We’re frustrated, our clients are frustrated and most of America is frustrated. The IRS isn’t responding to written correspondence from taxpayers or tax professionals in a timely manner or answering their phones. Mailings continue to pile up or remain unanswered because of COVID and social distancing restrictions.
IRS’s response time is far greater than its targeted 30 to 45 day goal. To make matters worse, it’s continuing to send out automated notices, sowing confusion among taxpayers. Some people who sent in documents in response to an IRS letter are getting erroneous notices from the agency, some of which even assess penalties for failure to timely respond. Other taxpayers who requested penalty abatement or other tax relief in writing now find themselves embroiled in IRS’s automated collection process, through no fault of their own.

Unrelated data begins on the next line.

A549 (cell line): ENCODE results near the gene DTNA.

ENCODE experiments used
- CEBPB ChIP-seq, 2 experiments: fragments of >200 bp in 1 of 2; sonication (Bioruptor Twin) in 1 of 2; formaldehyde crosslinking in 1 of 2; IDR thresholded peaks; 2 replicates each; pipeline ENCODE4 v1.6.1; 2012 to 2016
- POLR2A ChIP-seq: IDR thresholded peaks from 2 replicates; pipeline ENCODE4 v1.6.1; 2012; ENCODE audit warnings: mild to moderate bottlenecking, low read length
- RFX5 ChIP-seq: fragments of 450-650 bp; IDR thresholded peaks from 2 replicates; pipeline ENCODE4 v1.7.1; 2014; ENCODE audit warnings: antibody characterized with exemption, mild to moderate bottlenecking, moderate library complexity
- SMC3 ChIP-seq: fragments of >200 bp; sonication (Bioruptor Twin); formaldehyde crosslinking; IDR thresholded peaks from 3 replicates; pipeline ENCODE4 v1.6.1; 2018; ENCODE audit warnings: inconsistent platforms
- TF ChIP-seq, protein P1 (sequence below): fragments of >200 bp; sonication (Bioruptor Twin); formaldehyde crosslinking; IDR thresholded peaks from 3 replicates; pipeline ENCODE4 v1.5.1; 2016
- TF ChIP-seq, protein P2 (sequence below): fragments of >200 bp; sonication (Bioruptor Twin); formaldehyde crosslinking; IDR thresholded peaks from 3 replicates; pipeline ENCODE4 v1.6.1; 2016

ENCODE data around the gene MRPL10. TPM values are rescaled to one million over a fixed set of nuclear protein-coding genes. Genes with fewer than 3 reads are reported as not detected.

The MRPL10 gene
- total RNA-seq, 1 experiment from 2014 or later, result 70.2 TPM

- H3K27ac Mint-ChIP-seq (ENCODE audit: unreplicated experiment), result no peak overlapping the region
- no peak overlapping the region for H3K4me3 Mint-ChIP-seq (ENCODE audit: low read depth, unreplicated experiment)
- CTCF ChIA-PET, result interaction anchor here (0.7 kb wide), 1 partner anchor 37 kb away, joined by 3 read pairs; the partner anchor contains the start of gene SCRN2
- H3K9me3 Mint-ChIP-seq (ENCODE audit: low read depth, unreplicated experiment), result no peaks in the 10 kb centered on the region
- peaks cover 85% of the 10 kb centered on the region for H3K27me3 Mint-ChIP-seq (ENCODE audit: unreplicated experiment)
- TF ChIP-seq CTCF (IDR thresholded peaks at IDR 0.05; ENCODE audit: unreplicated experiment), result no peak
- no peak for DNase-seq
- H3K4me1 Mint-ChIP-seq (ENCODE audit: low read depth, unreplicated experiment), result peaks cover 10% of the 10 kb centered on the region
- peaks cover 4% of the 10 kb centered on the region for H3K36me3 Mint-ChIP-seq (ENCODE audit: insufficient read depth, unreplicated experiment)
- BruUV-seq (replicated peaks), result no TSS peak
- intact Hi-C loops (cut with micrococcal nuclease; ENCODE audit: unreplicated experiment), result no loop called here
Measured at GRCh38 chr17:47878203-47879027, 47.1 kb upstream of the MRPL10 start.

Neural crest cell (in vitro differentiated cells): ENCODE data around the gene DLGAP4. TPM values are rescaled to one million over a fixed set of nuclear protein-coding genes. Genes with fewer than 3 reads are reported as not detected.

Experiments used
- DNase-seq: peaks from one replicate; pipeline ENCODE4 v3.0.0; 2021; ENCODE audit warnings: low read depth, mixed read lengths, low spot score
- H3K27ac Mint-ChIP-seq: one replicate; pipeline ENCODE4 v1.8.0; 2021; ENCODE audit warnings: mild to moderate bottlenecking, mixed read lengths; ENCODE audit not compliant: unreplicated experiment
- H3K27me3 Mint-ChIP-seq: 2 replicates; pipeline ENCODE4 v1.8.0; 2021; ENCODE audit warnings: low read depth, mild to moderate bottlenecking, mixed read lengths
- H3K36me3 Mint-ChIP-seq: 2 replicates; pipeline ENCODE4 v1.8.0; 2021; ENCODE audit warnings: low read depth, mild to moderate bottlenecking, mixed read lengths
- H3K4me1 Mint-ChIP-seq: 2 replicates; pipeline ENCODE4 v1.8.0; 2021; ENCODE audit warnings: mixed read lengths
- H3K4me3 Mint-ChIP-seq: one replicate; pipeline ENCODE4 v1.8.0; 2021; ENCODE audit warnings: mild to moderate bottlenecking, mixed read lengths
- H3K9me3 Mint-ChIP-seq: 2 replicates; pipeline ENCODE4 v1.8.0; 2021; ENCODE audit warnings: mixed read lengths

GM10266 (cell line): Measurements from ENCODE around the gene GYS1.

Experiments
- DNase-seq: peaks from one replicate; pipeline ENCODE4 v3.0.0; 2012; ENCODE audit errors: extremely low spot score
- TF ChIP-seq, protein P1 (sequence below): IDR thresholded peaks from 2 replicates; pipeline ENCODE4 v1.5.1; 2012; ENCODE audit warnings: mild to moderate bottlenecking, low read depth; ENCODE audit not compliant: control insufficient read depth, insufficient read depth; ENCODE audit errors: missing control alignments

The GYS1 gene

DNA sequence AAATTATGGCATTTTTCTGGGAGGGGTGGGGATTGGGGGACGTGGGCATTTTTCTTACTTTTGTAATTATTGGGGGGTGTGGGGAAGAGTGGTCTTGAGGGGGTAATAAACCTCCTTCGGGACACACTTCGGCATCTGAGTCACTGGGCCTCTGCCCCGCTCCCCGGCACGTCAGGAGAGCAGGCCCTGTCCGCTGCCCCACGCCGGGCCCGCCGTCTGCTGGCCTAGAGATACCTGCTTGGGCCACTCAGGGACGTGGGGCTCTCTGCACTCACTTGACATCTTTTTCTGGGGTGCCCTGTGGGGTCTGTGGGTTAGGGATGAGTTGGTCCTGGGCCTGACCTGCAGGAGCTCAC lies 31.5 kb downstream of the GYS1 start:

The Service is offering very narrow relief. It is suspending some notices, but only in cases in which it has credited taxpayers’ accounts for payments sent in but there is no record of a 2020 return being filed. IRS recognizes that these people likely filed paper 1040s by mail, and those filings have not yet been processed.
But lawmakers, preparers and taxpayer advocacy groups want more. A coalition of tax preparer organizations is asking IRS to provide limited relief from the underpayment penalty, temporarily cease automated compliance actions, and put collection holds on accounts of taxpayers who request penalty relief, among other things. Approximately 200 House Democrats and Republicans echo these recommendations and are putting pressure on the Service to act fast.
So, for the first time in a long time, we don’t have answers for you beyond that explanation. Our hands are tied and we’re waiting with you for something to budge. Meanwhile, we’ll be in the fray sharing whatever information and advice we can to keep you up-to-date and informed.